I’m finally sharing London’s birth story after settling in as a new family of 3 and getting used to our “new normal” at home. I still get emotional thinking about that very special day. Here it goes…
Let’s go back to Thursday, June 20th. I had an ultrasound scheduled since Baby D was due on June 10th, making me officially 10 days overdue (41.5 weeks pregnant). My OB wanted to check in and make sure the baby was still healthy and doing okay. I was scheduled for an induction later that evening.
I was told to check in at St. Thomas hospital at midnight Friday morning and that my induction would begin at 1am. While leaving my ultrasound appointment, I received a call from the hospital telling me to call before midnight to ask the charge nurse if they’d be too busy for me to get in on time and if they’d have a short delay in inductions. I also had to completely stop eating anything by 5pm.
So the plan was to go home with Steve, get the house in order, double-check our hospital bags to make sure we had all of the essentials packed, and possibly take a cat nap before our really big night at the hospital. I did everything I could to stay busy so that I wouldn’t be staring at the clock. A nap definitely didn’t happen after I realized there was no way I was going to be able to fall asleep knowing I’d be having a baby the next day.
I called the hospital at approximately 11pm to check with the charge nurse to see if I should still come in at my scheduled time. They pushed my check-in time back to 1am instead of midnight, meaning my induction would start shortly after.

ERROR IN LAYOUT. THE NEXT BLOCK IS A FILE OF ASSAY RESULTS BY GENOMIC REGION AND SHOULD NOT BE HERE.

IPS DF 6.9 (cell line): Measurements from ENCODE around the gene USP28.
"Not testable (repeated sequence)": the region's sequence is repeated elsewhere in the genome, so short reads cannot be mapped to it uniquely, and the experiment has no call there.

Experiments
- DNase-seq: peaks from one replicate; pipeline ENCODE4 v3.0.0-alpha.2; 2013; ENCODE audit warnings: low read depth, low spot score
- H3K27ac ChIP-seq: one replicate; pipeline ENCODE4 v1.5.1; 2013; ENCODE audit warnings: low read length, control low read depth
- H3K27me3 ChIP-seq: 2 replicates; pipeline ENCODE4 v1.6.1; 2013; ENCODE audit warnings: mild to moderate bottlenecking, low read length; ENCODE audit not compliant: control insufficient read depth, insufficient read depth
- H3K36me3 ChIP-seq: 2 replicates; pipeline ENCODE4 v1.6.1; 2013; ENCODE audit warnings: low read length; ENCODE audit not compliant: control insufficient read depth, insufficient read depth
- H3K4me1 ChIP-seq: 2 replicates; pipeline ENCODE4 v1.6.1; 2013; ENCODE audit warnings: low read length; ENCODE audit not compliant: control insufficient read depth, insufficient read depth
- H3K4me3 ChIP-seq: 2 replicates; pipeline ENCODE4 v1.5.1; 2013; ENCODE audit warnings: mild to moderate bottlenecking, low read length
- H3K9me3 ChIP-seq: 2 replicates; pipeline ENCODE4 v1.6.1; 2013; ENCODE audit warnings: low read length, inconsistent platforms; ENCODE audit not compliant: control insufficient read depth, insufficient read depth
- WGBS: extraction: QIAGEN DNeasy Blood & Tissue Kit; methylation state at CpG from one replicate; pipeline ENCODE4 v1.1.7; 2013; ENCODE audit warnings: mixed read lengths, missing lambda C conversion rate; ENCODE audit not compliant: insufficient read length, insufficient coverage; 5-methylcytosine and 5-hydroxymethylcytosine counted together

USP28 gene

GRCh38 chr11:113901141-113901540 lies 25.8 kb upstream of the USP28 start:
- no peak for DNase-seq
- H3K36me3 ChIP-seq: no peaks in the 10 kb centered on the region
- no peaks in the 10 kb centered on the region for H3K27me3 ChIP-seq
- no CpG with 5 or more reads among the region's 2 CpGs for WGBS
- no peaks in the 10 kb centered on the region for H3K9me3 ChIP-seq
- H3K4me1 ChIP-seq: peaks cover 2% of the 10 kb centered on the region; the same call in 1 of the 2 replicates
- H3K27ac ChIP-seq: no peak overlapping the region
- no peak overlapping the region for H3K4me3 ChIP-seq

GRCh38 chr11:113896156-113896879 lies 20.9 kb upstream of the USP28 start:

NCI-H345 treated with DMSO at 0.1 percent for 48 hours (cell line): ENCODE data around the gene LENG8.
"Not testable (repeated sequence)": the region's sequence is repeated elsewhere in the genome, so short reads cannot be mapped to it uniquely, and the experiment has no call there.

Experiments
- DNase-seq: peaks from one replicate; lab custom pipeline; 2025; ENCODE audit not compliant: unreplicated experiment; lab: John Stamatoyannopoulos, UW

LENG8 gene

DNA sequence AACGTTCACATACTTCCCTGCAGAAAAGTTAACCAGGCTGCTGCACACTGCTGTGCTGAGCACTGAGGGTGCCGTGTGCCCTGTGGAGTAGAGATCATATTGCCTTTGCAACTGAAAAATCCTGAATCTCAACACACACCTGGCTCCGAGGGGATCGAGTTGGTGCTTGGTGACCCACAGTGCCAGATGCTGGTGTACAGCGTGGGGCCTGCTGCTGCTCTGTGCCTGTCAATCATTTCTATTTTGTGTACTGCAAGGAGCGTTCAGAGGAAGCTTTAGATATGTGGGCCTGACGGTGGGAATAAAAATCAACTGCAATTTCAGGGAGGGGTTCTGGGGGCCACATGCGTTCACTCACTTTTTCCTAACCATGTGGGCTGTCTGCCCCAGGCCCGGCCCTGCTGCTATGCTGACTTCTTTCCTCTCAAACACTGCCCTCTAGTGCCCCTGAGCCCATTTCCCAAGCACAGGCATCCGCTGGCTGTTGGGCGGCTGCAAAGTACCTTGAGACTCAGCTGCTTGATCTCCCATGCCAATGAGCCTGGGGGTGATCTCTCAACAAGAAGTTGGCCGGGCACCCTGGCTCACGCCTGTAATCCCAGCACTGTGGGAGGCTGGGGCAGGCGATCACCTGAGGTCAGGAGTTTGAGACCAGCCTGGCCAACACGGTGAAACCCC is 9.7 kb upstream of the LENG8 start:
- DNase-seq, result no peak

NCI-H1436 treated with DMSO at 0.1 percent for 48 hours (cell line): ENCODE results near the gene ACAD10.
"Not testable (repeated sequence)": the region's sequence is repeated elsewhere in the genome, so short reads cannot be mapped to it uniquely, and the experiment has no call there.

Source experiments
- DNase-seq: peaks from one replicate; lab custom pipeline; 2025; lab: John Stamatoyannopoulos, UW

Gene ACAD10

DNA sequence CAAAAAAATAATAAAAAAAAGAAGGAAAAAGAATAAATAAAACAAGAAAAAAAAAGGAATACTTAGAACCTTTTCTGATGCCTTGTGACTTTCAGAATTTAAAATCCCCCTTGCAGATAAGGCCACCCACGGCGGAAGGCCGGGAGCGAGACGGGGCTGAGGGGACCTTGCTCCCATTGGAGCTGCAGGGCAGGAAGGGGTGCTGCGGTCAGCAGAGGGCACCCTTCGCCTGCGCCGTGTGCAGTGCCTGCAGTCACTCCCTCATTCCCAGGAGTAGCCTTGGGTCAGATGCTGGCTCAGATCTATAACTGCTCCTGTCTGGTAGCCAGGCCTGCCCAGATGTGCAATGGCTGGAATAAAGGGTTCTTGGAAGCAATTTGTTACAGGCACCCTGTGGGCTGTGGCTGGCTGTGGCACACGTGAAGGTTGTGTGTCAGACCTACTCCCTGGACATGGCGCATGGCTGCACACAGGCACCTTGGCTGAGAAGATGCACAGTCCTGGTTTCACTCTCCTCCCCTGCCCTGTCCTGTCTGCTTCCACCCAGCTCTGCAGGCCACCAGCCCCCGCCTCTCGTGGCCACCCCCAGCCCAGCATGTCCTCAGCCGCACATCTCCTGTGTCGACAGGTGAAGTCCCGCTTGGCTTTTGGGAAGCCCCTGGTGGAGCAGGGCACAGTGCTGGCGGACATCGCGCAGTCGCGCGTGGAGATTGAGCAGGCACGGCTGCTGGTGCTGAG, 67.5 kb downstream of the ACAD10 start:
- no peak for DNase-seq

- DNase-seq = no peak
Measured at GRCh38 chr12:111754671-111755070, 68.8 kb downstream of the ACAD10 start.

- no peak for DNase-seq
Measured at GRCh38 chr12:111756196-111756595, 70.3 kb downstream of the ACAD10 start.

Around 12:15am, Steve and I headed out of the house one final time as a family of two. It was so surreal knowing that the next time we’d walk through those doors, we’d have a baby with us.
When we arrived at the hospital, we checked in, filled out paperwork, and were told to sit in the waiting room until a nurse would come to bring us to our delivery room. We figured it wouldn’t be more than 30 minutes, but boy, were we in for a shock.
We sat in that hospital waiting room with our bags until 7:30am. 7 hours of waiting on a hospital room. 7 hours pondering what the next 24 hours would look like. Wondering how I’d make it through a long labor and how I’d be able to push a baby out with zero energy and no food in my system. It was so crazy to be left alone with our thoughts wondering if we’d ever get called back. At times it actually felt like we were never going to meet our baby.
When we finally got placed into a hospital room, my nurse, Courtney, came in and hooked me up to my IV. It was inserted into my left wrist. I knew it was going to be uncomfortable, but it seemed a little odd that I felt constant pain in my wrist and arm even after it was completely inserted. (More on this to come..) Shortly after this, my OB showed up and inserted cytotec to ripen my cervix to help kick-start labor. I had several short contractions after that, all which were happening in my back.